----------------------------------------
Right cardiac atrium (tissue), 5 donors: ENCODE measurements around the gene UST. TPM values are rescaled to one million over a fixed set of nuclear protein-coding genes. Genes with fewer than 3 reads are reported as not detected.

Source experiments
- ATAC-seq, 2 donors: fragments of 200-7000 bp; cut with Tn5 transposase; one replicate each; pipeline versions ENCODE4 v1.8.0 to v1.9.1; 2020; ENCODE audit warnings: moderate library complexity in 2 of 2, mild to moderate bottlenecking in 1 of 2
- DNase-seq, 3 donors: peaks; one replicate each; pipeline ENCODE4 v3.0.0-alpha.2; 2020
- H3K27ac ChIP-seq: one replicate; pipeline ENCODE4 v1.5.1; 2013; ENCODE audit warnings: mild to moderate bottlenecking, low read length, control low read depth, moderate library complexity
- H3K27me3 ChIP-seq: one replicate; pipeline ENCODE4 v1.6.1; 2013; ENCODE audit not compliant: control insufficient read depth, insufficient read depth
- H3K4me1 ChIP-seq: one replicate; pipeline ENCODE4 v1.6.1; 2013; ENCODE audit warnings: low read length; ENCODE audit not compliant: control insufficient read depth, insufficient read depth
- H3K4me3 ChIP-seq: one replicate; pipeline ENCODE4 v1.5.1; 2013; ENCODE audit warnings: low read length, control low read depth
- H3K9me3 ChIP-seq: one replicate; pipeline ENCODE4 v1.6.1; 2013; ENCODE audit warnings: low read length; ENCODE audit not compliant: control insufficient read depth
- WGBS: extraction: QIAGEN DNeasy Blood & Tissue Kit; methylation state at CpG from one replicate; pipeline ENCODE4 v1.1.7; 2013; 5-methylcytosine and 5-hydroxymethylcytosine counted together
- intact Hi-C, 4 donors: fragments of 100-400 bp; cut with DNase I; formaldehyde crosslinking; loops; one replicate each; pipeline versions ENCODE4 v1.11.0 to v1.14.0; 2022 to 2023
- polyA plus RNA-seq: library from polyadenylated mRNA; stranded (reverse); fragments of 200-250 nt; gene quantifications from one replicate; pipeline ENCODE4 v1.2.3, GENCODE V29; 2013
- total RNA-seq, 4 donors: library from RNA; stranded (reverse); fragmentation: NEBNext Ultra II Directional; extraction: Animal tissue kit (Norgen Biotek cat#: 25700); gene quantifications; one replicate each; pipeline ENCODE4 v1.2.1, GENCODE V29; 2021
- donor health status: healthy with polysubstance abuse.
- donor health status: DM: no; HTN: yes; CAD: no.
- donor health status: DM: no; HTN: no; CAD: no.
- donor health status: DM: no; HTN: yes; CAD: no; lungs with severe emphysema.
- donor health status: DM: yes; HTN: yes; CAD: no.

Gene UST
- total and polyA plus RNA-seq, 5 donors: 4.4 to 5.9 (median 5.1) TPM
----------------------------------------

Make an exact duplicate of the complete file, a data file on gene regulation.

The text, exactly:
Right cardiac atrium (tissue), 5 donors: ENCODE measurements around the gene UST. TPM values are rescaled to one million over a fixed set of nuclear protein-coding genes. Genes with fewer than 3 reads are reported as not detected.

Source experiments
- ATAC-seq, 2 donors: fragments of 200-7000 bp; cut with Tn5 transposase; one replicate each; pipeline versions ENCODE4 v1.8.0 to v1.9.1; 2020; ENCODE audit warnings: moderate library complexity in 2 of 2, mild to moderate bottlenecking in 1 of 2
- DNase-seq, 3 donors: peaks; one replicate each; pipeline ENCODE4 v3.0.0-alpha.2; 2020
- H3K27ac ChIP-seq: one replicate; pipeline ENCODE4 v1.5.1; 2013; ENCODE audit warnings: mild to moderate bottlenecking, low read length, control low read depth, moderate library complexity
- H3K27me3 ChIP-seq: one replicate; pipeline ENCODE4 v1.6.1; 2013; ENCODE audit not compliant: control insufficient read depth, insufficient read depth
- H3K4me1 ChIP-seq: one replicate; pipeline ENCODE4 v1.6.1; 2013; ENCODE audit warnings: low read length; ENCODE audit not compliant: control insufficient read depth, insufficient read depth
- H3K4me3 ChIP-seq: one replicate; pipeline ENCODE4 v1.5.1; 2013; ENCODE audit warnings: low read length, control low read depth
- H3K9me3 ChIP-seq: one replicate; pipeline ENCODE4 v1.6.1; 2013; ENCODE audit warnings: low read length; ENCODE audit not compliant: control insufficient read depth
- WGBS: extraction: QIAGEN DNeasy Blood & Tissue Kit; methylation state at CpG from one replicate; pipeline ENCODE4 v1.1.7; 2013; 5-methylcytosine and 5-hydroxymethylcytosine counted together
- intact Hi-C, 4 donors: fragments of 100-400 bp; cut with DNase I; formaldehyde crosslinking; loops; one replicate each; pipeline versions ENCODE4 v1.11.0 to v1.14.0; 2022 to 2023
- polyA plus RNA-seq: library from polyadenylated mRNA; stranded (reverse); fragments of 200-250 nt; gene quantifications from one replicate; pipeline ENCODE4 v1.2.3, GENCODE V29; 2013
- total RNA-seq, 4 donors: library from RNA; stranded (reverse); fragmentation: NEBNext Ultra II Directional; extraction: Animal tissue kit (Norgen Biotek cat#: 25700); gene quantifications; one replicate each; pipeline ENCODE4 v1.2.1, GENCODE V29; 2021
- donor health status: healthy with polysubstance abuse.
- donor health status: DM: no; HTN: yes; CAD: no.
- donor health status: DM: no; HTN: no; CAD: no.
- donor health status: DM: no; HTN: yes; CAD: no; lungs with severe emphysema.
- donor health status: DM: yes; HTN: yes; CAD: no.

Gene UST
- total and polyA plus RNA-seq, 5 donors: 4.4 to 5.9 (median 5.1) TPM